Foreign affairs took a surrealistic turn last week. The Joint Chiefs of Staff released a report admitting that nation states like Russia and China pose a greater threat than previously thought. Yet, almost concurrently, the Pentagon announced it will cut the Army by 40,000 soldiers. At this rate the Army will soon be the smallest it has been since 1940—not what you’d expect if we are, as Gen. Martin Dempsey, outgoing chairman of the Joint Chiefs of Staff said, “living in the most dangerous time in my lifetime.”
Also last week, Dempsey’s likely successor, Gen. Joseph F. Dunford, told a congressional panel that Russia poses the greatest “existential” threat to the U.S. Just three years ago, his boss, President Obama, ridiculed Mitt Romney for saying much the same thing.
And Dunford wasn’t done. When asked about arming the Ukrainians to resist Russia, he said it was a “reasonable” idea. And yet the Obama administration has consistently resisted supplying lethal weaponry to the Ukrainians. Muddling matters further, White House spokesman Josh Earnest later claimed that the general was speaking only for himself and did not represent the consensus of the president’s national security team.
Hold on! If the president’s next chief military adviser is not part of the “consensus,” then what exactly is the consensus?
These are not the only glaring contradictions in the president’s national security strategy. Clearly Obama is slow-rolling our response against ISIS mainly to avoid further involvement. Rather than pursue a strong strategy that might actually win, he has chosen a weak one. This kicks the can down the road until someone else has to deal with it.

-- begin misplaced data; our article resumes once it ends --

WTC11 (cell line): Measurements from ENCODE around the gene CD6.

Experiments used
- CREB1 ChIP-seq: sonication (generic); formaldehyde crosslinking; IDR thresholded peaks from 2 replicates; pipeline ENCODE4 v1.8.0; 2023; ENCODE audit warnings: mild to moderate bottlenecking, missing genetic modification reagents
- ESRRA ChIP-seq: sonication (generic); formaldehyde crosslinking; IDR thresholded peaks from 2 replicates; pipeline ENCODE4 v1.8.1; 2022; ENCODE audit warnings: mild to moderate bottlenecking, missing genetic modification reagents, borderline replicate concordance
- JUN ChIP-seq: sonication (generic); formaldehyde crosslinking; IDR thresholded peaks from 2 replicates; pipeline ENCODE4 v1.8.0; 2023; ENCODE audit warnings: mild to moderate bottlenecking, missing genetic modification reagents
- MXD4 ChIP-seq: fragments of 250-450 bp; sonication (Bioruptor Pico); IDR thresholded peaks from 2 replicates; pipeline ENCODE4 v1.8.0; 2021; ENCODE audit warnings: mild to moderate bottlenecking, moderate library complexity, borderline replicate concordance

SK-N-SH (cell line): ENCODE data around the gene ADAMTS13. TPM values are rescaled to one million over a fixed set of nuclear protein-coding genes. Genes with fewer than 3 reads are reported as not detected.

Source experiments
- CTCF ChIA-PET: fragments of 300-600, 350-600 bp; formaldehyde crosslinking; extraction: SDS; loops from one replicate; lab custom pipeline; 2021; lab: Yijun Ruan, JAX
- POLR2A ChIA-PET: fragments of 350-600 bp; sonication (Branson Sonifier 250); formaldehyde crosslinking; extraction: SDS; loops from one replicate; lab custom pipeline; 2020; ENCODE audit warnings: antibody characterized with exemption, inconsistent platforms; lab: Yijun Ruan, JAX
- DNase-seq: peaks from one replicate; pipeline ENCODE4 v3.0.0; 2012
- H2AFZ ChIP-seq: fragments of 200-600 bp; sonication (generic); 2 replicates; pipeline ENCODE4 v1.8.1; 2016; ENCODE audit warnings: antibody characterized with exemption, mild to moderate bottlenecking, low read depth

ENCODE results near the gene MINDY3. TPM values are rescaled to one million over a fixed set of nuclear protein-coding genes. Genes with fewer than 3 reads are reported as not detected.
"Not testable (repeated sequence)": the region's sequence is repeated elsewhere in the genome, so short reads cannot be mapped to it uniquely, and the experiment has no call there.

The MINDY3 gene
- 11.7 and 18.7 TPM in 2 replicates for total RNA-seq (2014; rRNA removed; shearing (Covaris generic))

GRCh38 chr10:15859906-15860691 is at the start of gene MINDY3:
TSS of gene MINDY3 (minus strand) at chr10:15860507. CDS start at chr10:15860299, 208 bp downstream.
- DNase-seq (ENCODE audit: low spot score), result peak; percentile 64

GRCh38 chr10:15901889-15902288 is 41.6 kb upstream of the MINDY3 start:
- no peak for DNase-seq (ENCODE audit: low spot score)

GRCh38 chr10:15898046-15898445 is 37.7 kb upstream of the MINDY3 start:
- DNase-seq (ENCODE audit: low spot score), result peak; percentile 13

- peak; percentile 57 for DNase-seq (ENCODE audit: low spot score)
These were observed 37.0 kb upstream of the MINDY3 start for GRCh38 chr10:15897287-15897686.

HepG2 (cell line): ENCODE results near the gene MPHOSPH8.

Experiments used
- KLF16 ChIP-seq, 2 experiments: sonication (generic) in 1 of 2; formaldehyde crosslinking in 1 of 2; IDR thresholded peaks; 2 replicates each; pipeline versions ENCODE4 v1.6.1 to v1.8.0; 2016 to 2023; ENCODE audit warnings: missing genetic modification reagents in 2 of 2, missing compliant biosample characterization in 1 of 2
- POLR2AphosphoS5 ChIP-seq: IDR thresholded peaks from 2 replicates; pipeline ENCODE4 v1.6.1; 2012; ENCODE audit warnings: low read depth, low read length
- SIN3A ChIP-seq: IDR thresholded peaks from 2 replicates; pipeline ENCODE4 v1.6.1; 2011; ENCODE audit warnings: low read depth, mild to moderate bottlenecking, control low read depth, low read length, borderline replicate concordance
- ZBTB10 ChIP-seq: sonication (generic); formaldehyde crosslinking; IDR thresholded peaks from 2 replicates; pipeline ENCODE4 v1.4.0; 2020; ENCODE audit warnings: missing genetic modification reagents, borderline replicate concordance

Then there’s Iran. Tehran is helping dismember Iraq. It supports terrorists that kill Americans, and it is destabilizing the Middle East. The Iranian nuclear deal, if it goes through, will give Iran the economic resources—some $100 billion—needed to double down on all these noxious activities.
Even if the deal were to slow Iran’s rush to get nuclear weapons—a highly dubious proposition—it wouldn’t stop it. In 10 or 12 years Tehran would be free to pursue its nuclear programs without international interference. Essentially the deal now being hashed out acknowledges Iran’s eventual right to nuclear weapons, all the while pretending that delaying the day of reckoning makes a difference.
It doesn’t. Under this deal Iran would someday acquire nuclear weapons. And when it does, it will be seen by the world as having been done with U.S. complicity. In addition, the Arabs in the region will have concluded that the U.S. is willing to recognize Iran as a powerful new player—perhaps even the dominant one—in the Middle East.
At this point, it doesn’t matter if we understand Obama’s motivations. Whether he’s simply delusional or values disengagement so much he’s willing to put the nation in danger, he will not change his mind. It will be up to the next president to start the long, arduous process of reversing the damage he has done.
Our armed forces will have to be rebuilt. To avoid making retreat our only option, we must restore the tools and capacities of American power. We must also resolve to settle down for a long test of power and will with Russia, China and Iran. No grand settlement can buy them off.
Moreover, we need to start thinking straight about what needs to be done to defeat ISIS. It can’t be done without substantially more U.S. commitment and forces—to believe otherwise is mere wishful thinking.
And we need to restore the strength of our alliances and reinvigorate U.S. economic involvement in the world, starting with a new push to expand real free trade and to support economic reforms across the globe.
Every presidential election presents a choice. But the stakes this time are huge. Not since the end of World War II has the nation faced a more important decision.